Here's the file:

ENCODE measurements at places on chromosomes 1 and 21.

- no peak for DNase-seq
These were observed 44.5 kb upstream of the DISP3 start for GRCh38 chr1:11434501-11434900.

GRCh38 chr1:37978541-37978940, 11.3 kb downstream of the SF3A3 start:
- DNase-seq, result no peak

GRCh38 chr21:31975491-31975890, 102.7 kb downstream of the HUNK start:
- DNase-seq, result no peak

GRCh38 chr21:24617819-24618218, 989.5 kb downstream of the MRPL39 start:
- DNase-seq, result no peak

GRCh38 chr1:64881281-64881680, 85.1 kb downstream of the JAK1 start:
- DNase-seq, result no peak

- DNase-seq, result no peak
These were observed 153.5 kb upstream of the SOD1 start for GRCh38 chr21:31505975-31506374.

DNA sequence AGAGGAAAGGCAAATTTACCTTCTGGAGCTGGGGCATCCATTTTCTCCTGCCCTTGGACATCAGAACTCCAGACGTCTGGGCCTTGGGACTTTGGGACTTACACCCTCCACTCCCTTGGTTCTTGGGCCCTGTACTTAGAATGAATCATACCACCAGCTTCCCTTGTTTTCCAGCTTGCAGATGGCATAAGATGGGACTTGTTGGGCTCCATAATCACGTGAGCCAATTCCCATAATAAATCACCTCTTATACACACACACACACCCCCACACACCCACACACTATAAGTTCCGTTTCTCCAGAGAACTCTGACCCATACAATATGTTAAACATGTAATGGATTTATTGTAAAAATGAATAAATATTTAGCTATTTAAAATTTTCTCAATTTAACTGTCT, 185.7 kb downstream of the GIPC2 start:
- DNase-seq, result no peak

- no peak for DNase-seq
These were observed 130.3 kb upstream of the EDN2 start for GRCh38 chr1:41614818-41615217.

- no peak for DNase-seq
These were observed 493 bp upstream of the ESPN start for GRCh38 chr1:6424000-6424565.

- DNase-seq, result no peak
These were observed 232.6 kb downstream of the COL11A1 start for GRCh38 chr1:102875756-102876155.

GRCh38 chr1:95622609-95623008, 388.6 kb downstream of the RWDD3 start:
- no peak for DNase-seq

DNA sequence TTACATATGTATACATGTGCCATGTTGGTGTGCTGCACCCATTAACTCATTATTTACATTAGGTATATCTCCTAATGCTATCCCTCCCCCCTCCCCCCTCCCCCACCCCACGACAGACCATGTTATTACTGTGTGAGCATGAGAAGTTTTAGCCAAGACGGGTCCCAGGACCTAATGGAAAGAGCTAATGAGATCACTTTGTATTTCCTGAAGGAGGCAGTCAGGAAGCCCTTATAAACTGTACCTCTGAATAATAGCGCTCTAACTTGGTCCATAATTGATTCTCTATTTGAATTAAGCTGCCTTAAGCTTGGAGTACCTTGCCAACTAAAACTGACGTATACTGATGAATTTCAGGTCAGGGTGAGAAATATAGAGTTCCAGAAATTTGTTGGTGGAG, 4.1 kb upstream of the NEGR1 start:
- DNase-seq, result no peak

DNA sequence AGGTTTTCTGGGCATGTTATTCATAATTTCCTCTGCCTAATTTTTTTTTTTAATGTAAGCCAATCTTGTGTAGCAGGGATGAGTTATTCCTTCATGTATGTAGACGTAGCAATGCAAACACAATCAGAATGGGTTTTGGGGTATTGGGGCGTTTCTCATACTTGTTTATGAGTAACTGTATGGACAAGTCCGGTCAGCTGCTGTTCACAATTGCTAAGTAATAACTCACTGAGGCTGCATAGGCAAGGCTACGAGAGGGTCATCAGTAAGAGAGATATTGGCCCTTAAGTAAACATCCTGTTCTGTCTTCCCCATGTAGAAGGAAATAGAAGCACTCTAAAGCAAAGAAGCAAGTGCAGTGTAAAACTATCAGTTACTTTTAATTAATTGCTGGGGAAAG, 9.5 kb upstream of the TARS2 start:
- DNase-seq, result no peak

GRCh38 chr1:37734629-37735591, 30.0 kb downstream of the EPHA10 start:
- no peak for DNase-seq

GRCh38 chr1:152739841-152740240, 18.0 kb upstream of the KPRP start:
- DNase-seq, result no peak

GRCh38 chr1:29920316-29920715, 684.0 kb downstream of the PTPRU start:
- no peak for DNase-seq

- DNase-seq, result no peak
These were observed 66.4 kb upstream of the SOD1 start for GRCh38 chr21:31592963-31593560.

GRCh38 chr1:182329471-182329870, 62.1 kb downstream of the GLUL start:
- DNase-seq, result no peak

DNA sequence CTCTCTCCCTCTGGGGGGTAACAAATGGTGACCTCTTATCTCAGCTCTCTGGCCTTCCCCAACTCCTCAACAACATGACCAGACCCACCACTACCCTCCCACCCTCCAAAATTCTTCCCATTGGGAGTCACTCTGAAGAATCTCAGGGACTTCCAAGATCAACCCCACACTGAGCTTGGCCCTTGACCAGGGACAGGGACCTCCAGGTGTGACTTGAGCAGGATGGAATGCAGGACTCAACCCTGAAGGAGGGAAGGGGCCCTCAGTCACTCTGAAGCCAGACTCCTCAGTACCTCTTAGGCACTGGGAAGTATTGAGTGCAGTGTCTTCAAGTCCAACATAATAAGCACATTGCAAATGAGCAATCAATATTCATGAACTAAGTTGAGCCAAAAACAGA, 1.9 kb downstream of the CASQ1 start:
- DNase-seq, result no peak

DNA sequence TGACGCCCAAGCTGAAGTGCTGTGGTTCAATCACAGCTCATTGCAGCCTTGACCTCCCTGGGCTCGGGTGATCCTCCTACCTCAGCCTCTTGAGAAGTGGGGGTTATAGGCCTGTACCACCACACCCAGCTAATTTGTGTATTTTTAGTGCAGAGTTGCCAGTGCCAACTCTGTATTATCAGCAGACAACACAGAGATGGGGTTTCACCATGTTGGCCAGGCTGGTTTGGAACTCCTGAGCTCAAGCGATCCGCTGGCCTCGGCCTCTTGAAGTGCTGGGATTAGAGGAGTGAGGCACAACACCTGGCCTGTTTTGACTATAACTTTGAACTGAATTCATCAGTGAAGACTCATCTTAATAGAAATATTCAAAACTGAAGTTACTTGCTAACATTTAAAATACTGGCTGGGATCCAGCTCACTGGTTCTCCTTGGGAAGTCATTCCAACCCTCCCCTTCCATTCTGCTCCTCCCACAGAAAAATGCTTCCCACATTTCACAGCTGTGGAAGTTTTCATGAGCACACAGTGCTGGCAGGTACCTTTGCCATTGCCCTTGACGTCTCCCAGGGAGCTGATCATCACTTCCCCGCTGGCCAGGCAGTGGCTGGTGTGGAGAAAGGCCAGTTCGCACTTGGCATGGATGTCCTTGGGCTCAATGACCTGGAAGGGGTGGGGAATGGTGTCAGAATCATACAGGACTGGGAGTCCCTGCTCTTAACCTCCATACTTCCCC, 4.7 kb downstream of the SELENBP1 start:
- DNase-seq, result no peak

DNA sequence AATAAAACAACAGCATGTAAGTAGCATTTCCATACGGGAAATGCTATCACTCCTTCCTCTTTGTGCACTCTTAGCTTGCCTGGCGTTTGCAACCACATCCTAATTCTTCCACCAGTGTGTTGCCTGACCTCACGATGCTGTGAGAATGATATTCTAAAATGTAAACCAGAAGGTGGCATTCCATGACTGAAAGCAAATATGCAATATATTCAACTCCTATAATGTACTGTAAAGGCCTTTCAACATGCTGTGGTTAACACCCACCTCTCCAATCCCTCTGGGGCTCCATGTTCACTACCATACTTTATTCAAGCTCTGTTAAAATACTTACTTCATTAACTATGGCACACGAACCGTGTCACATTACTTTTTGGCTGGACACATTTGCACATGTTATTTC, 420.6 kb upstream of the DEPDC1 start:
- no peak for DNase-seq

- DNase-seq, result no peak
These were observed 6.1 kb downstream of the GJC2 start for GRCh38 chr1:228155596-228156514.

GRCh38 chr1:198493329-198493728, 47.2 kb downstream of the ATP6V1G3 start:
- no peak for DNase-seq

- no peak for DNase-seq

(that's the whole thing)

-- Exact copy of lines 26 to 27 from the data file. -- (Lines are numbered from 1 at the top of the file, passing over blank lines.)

DNA sequence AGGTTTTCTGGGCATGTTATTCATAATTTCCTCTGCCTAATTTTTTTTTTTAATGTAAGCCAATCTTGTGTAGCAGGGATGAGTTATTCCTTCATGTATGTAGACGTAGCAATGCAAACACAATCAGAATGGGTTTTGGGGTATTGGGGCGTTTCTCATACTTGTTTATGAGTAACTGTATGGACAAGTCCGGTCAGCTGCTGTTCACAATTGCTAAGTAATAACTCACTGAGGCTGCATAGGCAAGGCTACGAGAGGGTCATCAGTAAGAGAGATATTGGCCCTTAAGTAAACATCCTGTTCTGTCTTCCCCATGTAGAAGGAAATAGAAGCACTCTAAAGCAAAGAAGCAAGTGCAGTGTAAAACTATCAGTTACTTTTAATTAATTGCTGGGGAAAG, 9.5 kb upstream of the TARS2 start:
- DNase-seq, result no peak